I agree that suicide isn't always solution. That many people contemplate commiting suicide, and then realize that they were foolish to consider giving up their life. People don't commit suicide because they're conscious about their looks or intelligence. For you to suggest something like that shows that you're way out of your depth here. You've clearly never experienced anything which would make you want to commit suicide. That's not a bad thing. But don't presume that you can provide a solution for people who don't want to live on this planet anymore. You can't talk yourself out of a depression, now matter how much you think you can when you're feeling great.

You're probably always happy, ambitious and excited about life. I'm sure that you think you've been depressed and you'll tell me that if you were able to get out of it, so can anyone else. But you're wrong. Just understand something. People can't talk themselves out of a depression.

It is everyones right, if they so choose, to decide that they don't want to exist anymore.

I'm sure most of you would agree that for every experience you feel, and for every facet of your behavior, there is a physical counterpart in your brain. Your behavior and experiences are subjective manifestations of physical phenomena. Most people have a mechanism in their mind, and their brain, which gives them the desire to live, and the instinct to avoid death. Some people though, have a malfunction in this mechanism and don't see any point in living any longer. If you encounter such a person, or if you know someone who develops such a malfunction, do whatever you can to help them either fix the malfunction, or live as normal a life as possible, despite the malfunction. But if they choose to take their life, do not hold resentment, enmity or any such feelings for this person.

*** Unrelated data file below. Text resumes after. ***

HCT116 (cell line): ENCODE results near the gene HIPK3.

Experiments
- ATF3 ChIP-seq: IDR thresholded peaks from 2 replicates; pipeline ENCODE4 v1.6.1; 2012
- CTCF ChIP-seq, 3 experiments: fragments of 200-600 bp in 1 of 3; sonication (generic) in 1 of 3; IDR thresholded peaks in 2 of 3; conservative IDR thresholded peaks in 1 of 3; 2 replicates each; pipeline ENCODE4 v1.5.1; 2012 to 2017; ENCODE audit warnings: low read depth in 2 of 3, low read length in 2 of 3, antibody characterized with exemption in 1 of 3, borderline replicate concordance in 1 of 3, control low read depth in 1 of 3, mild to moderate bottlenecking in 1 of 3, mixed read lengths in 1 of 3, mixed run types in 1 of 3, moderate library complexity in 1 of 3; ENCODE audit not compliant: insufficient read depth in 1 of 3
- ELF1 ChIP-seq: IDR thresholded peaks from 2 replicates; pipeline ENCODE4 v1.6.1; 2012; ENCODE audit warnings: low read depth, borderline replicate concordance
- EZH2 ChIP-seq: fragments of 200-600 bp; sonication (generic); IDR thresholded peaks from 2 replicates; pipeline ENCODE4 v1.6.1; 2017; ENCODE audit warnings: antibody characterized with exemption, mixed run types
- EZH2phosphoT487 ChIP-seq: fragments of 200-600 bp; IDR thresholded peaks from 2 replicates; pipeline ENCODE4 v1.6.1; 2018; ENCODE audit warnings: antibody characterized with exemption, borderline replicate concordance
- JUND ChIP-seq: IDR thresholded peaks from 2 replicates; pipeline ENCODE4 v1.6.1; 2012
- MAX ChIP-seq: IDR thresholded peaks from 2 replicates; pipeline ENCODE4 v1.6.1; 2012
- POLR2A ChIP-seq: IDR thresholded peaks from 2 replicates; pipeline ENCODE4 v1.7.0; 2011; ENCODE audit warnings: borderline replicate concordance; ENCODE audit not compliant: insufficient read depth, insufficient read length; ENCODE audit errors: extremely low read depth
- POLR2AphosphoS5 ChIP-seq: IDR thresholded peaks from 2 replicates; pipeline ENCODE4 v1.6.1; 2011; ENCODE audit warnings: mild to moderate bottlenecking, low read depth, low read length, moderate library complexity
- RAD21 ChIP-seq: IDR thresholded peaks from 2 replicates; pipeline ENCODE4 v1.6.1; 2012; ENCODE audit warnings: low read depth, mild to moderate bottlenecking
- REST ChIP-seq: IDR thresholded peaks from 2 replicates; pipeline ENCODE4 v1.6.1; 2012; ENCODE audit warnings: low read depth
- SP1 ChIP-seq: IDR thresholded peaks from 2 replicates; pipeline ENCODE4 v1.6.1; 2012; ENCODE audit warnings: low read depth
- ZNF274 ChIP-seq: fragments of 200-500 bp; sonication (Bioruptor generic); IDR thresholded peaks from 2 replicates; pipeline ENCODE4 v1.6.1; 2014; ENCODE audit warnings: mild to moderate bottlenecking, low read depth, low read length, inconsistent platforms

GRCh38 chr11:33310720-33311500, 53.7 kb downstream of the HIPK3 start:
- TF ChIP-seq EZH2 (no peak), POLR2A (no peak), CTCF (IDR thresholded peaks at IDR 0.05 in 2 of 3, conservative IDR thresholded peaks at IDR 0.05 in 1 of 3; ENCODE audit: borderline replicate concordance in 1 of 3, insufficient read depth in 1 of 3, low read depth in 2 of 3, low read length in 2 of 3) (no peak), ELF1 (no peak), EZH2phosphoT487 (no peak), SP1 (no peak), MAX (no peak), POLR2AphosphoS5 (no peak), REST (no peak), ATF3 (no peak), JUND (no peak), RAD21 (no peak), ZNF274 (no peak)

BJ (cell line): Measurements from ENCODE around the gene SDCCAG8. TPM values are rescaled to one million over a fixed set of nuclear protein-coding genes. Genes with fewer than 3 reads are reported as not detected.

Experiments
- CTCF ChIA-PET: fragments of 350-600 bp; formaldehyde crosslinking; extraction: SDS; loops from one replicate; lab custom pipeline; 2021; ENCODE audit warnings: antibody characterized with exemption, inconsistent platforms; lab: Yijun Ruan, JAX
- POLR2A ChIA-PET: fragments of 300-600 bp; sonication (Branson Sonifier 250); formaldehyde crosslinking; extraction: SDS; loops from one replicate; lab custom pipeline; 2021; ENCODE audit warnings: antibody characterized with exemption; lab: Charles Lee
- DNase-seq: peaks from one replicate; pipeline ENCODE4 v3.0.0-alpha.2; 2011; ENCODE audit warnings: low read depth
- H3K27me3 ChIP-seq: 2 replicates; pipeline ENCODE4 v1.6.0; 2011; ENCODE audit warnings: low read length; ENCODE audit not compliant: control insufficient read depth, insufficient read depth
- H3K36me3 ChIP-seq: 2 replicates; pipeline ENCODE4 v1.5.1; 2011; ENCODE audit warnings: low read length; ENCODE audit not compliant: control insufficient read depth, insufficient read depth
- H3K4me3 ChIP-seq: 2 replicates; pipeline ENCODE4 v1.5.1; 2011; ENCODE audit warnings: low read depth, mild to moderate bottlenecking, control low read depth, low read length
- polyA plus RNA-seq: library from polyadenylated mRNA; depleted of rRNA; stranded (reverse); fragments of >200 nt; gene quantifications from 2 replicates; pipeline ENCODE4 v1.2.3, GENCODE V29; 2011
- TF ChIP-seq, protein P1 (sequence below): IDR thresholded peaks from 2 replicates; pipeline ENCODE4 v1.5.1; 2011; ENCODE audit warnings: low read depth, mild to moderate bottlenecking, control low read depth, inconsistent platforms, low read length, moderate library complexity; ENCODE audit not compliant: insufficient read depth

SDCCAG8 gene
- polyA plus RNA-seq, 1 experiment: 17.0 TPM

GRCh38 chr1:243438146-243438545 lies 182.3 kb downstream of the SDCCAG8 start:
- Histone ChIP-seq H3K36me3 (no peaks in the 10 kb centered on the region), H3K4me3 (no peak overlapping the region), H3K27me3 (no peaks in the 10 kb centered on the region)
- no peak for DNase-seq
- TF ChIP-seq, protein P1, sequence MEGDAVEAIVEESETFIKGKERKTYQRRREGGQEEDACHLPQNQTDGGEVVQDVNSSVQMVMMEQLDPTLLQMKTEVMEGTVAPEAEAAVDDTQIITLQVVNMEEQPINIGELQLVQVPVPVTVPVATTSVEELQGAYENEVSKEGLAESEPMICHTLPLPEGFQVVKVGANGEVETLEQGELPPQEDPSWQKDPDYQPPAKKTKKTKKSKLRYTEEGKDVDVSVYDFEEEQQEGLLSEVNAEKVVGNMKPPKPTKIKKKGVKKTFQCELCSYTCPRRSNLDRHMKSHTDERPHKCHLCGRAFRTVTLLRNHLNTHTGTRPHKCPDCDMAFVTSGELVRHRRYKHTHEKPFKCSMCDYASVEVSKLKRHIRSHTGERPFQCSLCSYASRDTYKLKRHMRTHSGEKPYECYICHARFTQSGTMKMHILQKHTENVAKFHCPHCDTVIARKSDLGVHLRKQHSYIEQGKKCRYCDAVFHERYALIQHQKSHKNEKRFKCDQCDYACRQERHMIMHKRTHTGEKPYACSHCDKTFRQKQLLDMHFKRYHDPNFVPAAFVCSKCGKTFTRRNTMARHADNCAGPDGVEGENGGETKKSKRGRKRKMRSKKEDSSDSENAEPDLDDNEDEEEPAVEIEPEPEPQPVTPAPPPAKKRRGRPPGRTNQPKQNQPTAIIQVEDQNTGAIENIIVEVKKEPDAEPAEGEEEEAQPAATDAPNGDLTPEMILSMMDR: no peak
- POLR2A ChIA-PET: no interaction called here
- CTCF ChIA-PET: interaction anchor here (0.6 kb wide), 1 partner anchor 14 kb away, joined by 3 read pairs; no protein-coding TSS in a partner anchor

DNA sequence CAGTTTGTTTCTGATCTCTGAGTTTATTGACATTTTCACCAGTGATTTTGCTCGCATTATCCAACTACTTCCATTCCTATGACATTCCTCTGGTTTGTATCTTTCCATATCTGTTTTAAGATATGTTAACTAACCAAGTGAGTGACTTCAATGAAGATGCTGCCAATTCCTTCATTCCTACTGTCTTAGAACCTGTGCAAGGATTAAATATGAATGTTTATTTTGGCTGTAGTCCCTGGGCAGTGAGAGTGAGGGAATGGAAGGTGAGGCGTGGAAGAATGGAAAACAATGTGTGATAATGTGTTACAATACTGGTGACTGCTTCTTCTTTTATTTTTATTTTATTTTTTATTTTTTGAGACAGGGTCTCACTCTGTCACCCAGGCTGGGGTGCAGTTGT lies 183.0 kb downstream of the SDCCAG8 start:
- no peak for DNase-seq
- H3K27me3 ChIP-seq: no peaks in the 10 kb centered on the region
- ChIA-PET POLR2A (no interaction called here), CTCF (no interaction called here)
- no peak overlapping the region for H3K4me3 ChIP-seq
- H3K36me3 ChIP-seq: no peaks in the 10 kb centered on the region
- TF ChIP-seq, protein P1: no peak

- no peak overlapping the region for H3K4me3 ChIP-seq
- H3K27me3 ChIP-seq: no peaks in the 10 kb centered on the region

I don't think that anyone should be saying what I'm saying to someone who is depressed. If you know someone who is suicidal, do everything you can to talk him or her out of it. If you can talk him out of it, then suicide, clearly, was not the answer. I agree with you that people should not consider suicide an option because many people choose suicide impulsively, and without thinking it through.

But suicide is an option, and don't hold anything against someone who has committed suicide. Try to understand what they've been through and accept their decision. Also understand that these little nuggets of advice like "read books" or "take classes" will not solve their problems. You must do whatever you can to help them rise out of their depression. But accept their decision, and don't convince yourself that you've been what they've been through. I'm sure it is very painful for anyone who knows someone who has taken his or her own life, but everyone has the right to decide they don't want to continue their life anymore.

I suffer from bipolar disorder and I can therefore understand things from both points of view. I know what it's like to not be able understand why someone would take their life, because I was so happy and motivated. I've also been so depressed that I was considering taking my life. And I'm glad I didn't.

But if someone decides that they don't want to live anymore, don't let that take away any respect that you may have had for them. Don't hold contempt for someone who couldn't continue living their life.

By the way, it was M.C. Escher's belief that if someone was tired of his life, even if he wasn't in deep despair, it was his perogative to end it.